Student Stories: Say “No” to Shame and “Yes” to Reading
Posted by Michele Bellso on October 13, 2016 in categoryStudent Stories categoryStories from the Field

Student Stories: Say 'No' to Shame and 'Yes' to Reading

James, unable to read and unable to work, went to Goodwill Easter Seals of the Gulf Coast in 2006. He had been a truck driver, stopping at every truck stop between destinations to ask for verbal directions. He had a good salary and a nice home and family. One day, he was caught in a pool chemical explosion because he couldn’t read the directions on the label. The explosion injured his face and cost him the vision in one eye, effectively ending his career as a trucker. With all the time he now had, James reached out to Goodwill Easter Seals to begin the process of learning to read. He spent hours every day working on reading, and met with his tutor faithfully. Over time, he began completing his own applications, reading the sports page of the paper, and arguing with his tutor over politics. For the first time, he was able to help his four children with their homework, instead of walking away in shame. His tutor connected him with the best eye surgeon in the area, who restored the vision in his eye, enabling him to regain his Commercial Driver’s License. Of all his new skills, one in particular stands out for him. “One of the things I am most proud of,” he stated, “is being able to write the note in my daughter’s birthday card myself.”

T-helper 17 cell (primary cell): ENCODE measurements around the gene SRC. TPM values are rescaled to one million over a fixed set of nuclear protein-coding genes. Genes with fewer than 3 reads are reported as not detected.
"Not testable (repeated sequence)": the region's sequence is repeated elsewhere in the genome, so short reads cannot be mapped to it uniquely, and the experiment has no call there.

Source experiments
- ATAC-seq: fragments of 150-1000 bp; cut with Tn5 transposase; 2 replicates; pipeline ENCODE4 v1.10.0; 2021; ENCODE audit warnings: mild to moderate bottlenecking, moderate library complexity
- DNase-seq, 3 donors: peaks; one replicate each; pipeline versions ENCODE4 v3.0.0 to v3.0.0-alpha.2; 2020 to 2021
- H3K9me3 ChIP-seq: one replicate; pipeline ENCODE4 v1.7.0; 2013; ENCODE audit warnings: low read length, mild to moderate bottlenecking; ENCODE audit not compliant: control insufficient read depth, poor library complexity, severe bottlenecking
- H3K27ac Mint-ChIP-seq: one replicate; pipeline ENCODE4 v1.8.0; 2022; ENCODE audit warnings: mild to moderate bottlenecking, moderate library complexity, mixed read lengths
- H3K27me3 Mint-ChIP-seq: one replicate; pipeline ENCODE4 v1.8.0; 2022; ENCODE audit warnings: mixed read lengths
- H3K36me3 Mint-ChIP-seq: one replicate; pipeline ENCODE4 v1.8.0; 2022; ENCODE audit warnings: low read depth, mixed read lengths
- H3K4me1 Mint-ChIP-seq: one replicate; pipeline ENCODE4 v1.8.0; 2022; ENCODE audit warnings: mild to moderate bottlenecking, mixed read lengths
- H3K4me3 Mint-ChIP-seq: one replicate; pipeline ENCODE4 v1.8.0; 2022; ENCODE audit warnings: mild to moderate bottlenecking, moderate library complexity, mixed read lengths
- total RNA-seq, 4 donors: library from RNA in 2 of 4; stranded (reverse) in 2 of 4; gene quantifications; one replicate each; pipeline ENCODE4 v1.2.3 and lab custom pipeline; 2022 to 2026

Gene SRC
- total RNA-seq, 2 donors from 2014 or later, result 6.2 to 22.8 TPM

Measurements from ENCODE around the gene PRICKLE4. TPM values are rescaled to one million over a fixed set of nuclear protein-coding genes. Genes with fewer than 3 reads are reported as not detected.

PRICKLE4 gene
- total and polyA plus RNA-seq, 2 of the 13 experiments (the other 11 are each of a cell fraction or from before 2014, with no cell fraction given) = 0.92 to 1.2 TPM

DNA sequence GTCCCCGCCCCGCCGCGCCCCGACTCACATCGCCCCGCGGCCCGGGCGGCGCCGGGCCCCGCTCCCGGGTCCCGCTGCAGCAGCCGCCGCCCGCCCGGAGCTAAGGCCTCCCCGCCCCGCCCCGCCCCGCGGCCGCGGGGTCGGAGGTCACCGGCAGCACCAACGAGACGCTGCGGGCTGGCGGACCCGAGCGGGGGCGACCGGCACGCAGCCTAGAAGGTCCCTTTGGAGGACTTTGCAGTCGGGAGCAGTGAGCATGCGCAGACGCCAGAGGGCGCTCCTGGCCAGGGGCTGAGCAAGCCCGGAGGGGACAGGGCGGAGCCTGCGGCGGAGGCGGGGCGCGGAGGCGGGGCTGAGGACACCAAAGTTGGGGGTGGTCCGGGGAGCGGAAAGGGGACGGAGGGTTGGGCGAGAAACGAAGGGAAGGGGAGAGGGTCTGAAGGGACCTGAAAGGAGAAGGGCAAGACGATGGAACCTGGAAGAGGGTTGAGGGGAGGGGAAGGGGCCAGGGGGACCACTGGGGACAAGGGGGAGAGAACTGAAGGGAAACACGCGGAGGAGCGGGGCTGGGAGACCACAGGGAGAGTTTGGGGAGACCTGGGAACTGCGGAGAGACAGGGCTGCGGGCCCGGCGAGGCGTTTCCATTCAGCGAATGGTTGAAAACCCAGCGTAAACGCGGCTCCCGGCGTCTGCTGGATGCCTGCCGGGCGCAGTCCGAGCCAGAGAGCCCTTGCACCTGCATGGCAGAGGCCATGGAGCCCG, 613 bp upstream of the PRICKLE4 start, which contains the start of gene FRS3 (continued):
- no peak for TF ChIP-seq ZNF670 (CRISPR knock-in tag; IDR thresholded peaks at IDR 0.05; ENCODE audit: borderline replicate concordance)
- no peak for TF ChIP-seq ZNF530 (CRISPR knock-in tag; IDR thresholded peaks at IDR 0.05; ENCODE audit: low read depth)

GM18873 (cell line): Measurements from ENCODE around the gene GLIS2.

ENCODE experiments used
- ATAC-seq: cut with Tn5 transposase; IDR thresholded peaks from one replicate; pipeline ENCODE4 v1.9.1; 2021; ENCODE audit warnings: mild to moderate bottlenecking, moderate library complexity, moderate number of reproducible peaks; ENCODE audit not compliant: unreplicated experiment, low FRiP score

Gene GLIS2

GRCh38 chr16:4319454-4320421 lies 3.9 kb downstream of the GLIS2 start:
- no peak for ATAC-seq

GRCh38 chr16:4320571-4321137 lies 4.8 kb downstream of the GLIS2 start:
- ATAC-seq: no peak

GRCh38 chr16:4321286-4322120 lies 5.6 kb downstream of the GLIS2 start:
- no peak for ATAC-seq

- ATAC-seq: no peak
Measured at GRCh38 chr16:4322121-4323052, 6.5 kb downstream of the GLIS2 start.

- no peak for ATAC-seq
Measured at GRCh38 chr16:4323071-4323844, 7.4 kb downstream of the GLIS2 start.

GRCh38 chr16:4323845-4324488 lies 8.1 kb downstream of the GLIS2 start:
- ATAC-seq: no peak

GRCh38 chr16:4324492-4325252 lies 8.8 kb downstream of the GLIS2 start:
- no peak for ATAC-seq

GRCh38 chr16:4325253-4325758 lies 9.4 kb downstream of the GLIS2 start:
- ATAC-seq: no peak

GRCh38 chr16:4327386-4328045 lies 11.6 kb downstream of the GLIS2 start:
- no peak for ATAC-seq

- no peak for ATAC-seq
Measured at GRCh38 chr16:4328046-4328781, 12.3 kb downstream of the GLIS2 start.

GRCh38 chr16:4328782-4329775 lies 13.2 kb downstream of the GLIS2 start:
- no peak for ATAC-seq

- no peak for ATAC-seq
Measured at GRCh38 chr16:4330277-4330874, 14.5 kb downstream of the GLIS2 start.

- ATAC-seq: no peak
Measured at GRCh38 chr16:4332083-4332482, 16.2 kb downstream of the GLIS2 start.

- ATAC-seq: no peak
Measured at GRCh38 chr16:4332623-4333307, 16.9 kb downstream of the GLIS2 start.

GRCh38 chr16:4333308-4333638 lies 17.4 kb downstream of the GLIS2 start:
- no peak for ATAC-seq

Fast forward to today, and James is the father of a new baby (his fifth child), who was born with a disability. He returned to Goodwill Easter Seals, this time as the parent in an Early Intervention therapy program for his baby. “It’s a good thing you all taught me to read,” he said. “This program has a lot of paperwork!”

James’ literacy success at Goodwill Easter Seals required courage, a lot of work, and determination to stick with the program. Because James didn’t give up, the effects were even more far reaching than he could have predicted. He is now more equipped to seek necessary services for his child with special needs, and is a more confident parent to all of his children.


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